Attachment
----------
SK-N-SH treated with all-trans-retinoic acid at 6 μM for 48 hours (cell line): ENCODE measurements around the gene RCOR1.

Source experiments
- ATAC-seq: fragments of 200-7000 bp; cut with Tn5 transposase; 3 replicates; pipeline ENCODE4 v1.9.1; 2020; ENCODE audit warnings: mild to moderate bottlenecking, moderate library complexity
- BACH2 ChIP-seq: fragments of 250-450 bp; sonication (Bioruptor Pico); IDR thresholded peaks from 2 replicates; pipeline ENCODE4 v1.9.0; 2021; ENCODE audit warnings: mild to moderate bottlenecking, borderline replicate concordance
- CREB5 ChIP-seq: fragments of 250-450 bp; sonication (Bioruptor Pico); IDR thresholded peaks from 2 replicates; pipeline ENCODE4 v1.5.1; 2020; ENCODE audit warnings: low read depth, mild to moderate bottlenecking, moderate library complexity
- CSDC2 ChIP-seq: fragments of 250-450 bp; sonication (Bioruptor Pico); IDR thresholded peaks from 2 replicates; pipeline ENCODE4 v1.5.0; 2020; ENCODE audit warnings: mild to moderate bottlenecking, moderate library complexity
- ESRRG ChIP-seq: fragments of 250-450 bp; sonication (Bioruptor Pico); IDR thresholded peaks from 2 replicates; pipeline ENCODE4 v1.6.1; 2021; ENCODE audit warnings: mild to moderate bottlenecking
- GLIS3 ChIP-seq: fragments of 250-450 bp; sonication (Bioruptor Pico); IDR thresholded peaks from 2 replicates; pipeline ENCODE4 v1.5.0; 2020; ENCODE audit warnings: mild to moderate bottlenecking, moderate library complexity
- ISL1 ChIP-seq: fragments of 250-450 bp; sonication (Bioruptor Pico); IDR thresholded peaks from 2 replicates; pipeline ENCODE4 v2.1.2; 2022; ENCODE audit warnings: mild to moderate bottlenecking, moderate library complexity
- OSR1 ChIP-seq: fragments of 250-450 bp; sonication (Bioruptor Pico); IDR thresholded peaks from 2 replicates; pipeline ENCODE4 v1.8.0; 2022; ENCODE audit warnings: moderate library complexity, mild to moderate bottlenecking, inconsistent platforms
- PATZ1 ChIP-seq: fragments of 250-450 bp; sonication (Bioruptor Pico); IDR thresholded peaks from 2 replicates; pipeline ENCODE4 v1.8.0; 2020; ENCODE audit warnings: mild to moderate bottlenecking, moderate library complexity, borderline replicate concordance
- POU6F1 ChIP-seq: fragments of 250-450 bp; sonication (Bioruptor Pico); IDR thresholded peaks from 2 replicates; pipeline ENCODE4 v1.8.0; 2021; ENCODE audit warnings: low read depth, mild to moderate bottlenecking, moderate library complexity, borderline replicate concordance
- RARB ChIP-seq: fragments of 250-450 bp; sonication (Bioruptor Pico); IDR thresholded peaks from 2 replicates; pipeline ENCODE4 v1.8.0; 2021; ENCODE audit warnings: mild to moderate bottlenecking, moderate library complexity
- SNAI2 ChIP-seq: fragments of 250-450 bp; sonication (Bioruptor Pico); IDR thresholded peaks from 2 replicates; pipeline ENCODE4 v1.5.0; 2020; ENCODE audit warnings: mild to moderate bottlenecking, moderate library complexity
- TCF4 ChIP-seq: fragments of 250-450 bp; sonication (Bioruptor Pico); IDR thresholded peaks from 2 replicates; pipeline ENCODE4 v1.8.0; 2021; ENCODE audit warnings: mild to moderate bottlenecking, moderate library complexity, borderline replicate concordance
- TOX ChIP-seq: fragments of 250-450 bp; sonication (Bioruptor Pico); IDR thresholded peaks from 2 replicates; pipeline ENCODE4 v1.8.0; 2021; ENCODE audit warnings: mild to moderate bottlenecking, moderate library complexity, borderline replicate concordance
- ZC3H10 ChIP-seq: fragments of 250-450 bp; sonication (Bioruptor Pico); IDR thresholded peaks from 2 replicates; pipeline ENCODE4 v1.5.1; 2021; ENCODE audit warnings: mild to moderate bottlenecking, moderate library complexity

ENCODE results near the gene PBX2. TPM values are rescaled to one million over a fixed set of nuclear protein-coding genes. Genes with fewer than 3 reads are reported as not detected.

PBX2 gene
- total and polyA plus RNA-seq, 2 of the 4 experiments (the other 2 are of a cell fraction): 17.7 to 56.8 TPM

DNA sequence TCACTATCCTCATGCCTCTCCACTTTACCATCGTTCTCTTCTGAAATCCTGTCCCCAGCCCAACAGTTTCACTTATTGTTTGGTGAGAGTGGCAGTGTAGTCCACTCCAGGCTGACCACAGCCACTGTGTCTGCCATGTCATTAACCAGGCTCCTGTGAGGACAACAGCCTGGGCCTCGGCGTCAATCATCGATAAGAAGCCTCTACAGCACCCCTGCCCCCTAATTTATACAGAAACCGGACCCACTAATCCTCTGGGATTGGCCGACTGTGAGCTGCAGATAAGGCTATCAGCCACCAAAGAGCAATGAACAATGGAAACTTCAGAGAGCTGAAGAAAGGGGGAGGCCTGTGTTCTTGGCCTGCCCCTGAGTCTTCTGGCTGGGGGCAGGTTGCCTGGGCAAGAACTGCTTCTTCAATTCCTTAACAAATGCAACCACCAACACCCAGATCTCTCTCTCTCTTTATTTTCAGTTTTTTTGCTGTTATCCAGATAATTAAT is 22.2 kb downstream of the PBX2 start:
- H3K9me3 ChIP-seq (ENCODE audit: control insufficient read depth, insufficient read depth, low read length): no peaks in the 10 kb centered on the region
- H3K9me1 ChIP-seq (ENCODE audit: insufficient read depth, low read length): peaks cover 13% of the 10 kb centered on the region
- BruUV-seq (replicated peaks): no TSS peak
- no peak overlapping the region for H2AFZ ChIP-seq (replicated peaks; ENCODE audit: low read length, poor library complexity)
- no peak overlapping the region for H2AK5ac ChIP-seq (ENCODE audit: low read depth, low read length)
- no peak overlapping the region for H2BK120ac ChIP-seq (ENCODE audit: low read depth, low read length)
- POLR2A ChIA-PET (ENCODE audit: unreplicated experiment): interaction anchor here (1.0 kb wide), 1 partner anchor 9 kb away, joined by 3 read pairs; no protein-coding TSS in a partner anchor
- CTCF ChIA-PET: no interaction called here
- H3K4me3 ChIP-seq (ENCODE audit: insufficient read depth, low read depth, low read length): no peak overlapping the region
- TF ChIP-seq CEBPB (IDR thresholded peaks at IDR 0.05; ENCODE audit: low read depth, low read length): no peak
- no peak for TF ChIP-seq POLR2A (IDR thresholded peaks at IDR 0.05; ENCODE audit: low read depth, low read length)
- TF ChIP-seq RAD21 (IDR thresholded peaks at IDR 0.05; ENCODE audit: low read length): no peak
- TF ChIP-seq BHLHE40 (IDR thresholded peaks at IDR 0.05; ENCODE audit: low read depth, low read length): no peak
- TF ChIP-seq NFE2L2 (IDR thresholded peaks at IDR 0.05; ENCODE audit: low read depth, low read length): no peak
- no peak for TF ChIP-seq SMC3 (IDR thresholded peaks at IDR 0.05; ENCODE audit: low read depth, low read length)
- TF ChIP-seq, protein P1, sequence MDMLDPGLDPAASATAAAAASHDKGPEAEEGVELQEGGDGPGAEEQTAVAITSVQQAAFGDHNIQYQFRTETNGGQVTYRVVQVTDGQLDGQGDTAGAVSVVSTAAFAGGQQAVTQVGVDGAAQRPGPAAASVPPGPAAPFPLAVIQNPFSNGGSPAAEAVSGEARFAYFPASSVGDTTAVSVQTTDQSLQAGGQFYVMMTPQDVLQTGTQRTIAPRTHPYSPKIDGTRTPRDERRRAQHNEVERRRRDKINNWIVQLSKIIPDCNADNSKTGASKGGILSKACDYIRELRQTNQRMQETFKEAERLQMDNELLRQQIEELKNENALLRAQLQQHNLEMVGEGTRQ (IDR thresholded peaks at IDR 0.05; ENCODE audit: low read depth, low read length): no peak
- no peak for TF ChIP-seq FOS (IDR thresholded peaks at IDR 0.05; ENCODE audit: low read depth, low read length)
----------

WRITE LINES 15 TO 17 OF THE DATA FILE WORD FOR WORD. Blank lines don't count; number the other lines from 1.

- TCF4 ChIP-seq: fragments of 250-450 bp; sonication (Bioruptor Pico); IDR thresholded peaks from 2 replicates; pipeline ENCODE4 v1.8.0; 2021; ENCODE audit warnings: mild to moderate bottlenecking, moderate library complexity, borderline replicate concordance
- TOX ChIP-seq: fragments of 250-450 bp; sonication (Bioruptor Pico); IDR thresholded peaks from 2 replicates; pipeline ENCODE4 v1.8.0; 2021; ENCODE audit warnings: mild to moderate bottlenecking, moderate library complexity, borderline replicate concordance
- ZC3H10 ChIP-seq: fragments of 250-450 bp; sonication (Bioruptor Pico); IDR thresholded peaks from 2 replicates; pipeline ENCODE4 v1.5.1; 2021; ENCODE audit warnings: mild to moderate bottlenecking, moderate library complexity